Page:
The sites of the old honjin and waki-honjin are in the center of Niegawa, but more notable is the reconstruction of the old barrier or seki at the Edo end of the town. This was rebuilt in 1976 using Edo period]documents and the town journal from 1876.
Niegawa had a small population, only 545 people in 1841, but a proportionally large number of inns. The “seki” closed the highway to traffic at six o’clock in the evening, and this forced many travelers to spend a night in one of Niegawa’s 25 inns.
Two post-towns, Motoyama and Seba, lie between Niegawa and Shiojiri. The valley continues to be very narrow on the way to Motoyama, five miles along the noisy national highway. Only in a few places do the highway and the Nakasendo part ways for some moments of quiet. Several old inns remain as shops and homes. Far up on a lofty hill to the right are the remains of Motoyama castle which dates from the Warring States period.
After Motoyama, the Nakasendo rejoins the modern highway, but only for a short while. The valley gradually begins to widen and, most of the way to Seba, barely a mile away, is on the old road. Even the roar of the highway begins to fade a bit entering Seba. Little is remarkable about Seba today; only its temples and shrines indicate its antiquity. The sites of the honjin and waki-honjin are marked and between them is the location of an official weigh station. This inspection point checked the weight being carried by porters, which was not supposed to exceed 85 pounds according to regulations published by the Tokugawa shogunate. On the Edo side of town is a marker pointing the Nakasendo to the right while to the left was a connecting route to the old Hokkudo highway. This road was known as the road to Zenkoji because it led north to Nagano city with its famous Zenkoji temple which continues to attract millions of tourists today. These travelers would have been called pilgrims in the Edo period.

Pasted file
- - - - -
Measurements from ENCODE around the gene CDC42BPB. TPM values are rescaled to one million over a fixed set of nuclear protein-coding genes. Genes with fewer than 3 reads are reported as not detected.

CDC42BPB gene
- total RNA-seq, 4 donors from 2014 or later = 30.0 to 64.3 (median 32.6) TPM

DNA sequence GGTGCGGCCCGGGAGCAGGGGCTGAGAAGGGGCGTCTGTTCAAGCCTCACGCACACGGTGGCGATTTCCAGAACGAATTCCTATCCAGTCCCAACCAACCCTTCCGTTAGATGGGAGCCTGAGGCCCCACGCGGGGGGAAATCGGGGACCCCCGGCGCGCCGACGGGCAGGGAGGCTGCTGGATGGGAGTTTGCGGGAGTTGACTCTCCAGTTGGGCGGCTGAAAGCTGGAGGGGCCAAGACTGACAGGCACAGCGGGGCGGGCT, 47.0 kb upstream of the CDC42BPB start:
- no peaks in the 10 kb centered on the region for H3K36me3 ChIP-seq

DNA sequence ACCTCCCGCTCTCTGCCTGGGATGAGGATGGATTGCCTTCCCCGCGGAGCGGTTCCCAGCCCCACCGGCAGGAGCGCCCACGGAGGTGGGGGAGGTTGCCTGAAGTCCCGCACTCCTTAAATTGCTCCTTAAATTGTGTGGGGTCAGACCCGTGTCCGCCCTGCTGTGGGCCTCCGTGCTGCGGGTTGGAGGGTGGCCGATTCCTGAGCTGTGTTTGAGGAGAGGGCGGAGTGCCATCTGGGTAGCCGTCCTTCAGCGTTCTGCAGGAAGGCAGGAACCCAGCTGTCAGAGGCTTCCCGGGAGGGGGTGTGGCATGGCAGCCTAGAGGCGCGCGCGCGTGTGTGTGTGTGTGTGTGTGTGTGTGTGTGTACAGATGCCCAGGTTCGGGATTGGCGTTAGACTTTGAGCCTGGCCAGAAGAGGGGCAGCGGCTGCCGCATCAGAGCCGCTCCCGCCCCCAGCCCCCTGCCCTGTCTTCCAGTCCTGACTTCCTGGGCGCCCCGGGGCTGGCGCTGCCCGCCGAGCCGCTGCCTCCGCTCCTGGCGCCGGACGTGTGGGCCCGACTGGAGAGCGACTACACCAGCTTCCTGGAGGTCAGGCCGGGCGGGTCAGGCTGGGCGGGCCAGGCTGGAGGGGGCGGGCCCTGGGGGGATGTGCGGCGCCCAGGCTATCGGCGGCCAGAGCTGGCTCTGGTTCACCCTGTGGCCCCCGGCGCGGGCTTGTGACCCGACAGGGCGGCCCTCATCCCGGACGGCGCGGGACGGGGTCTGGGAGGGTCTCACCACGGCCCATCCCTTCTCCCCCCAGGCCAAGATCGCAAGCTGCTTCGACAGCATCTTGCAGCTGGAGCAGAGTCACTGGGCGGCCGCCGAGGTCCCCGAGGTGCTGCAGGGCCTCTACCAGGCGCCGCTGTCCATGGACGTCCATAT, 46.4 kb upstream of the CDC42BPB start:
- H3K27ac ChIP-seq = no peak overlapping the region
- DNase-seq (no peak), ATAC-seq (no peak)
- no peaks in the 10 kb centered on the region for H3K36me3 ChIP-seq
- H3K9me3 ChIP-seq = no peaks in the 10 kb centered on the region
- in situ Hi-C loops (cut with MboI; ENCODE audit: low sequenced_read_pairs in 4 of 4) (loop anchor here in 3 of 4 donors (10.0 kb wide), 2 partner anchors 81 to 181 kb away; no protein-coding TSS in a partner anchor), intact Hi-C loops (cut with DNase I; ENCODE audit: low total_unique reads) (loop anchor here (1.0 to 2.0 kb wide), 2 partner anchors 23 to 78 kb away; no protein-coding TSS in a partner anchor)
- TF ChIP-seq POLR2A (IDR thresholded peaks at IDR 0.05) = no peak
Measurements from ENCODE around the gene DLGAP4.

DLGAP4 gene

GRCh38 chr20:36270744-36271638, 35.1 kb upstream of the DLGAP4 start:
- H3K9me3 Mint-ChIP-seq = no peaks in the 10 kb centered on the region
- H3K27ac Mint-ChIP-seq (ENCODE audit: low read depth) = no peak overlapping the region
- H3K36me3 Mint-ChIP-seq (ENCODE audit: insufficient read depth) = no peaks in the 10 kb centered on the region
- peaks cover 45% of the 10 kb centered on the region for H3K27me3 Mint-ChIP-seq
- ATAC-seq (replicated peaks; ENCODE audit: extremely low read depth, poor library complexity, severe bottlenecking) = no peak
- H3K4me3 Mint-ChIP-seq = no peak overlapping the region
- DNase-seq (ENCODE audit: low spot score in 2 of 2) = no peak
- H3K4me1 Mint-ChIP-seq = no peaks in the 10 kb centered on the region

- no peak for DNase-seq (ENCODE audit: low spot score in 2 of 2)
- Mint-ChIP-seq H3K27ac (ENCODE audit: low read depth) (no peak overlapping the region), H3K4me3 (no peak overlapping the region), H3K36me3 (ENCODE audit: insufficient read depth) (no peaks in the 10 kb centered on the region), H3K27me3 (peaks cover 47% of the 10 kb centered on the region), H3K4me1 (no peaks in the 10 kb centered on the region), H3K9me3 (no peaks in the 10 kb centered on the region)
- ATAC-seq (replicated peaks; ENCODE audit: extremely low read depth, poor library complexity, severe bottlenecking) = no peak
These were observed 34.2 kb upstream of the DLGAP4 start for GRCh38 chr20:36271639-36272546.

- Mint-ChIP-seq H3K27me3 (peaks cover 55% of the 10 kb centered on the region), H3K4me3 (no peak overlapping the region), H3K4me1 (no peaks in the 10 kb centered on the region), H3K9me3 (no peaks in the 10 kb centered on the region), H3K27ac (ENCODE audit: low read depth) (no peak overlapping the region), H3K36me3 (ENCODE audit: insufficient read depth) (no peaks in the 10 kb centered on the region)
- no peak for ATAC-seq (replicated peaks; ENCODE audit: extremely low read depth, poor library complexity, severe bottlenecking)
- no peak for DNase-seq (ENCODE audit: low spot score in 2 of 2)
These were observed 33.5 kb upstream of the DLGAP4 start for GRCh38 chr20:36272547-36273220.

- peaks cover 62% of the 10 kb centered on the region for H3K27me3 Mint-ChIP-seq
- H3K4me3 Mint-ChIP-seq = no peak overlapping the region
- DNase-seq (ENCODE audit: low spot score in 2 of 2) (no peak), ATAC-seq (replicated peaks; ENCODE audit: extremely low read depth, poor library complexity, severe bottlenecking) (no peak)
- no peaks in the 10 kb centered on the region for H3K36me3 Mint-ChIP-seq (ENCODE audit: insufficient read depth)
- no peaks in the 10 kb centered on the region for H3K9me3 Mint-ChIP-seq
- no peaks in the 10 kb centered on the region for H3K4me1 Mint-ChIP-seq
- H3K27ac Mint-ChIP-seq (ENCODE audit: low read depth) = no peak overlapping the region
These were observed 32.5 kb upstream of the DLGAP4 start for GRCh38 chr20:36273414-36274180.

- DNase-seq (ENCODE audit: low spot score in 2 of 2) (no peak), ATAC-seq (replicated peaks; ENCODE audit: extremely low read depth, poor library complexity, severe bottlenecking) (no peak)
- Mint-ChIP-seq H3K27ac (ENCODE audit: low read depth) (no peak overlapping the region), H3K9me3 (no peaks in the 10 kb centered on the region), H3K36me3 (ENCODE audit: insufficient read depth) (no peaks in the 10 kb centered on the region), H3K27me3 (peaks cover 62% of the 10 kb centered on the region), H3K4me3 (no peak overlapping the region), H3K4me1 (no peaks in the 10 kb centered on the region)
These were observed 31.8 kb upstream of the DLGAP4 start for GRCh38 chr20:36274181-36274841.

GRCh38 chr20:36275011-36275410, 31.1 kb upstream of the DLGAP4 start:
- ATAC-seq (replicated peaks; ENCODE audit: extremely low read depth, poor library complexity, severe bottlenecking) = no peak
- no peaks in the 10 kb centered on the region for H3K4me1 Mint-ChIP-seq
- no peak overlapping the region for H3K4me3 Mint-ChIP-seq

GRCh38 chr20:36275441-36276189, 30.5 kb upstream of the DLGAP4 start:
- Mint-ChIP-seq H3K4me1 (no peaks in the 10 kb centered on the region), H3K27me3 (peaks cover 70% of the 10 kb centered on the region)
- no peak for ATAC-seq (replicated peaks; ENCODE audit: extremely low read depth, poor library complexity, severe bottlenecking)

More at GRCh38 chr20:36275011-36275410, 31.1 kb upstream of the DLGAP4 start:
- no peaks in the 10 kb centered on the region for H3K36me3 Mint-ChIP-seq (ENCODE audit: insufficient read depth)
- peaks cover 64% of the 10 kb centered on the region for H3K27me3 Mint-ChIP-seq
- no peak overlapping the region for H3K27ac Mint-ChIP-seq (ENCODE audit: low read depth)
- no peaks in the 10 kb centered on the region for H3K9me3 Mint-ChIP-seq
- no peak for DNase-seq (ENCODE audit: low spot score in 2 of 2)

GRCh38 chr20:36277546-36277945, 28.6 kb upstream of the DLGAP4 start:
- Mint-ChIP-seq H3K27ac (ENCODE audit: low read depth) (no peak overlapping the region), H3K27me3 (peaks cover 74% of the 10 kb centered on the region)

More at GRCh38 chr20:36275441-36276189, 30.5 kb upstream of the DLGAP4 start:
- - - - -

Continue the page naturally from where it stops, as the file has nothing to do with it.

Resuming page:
Leaving Seba, the Nakasendo joins the modern highway for a while before reverting to country road. Having been forced to the north by the Kiso valley, the old highway now executes a broad sweep to the east toward Tokyo. Ten miles after leaving Niegawa, the highway enters the provincial city of Shiojiri, formerly a post-town.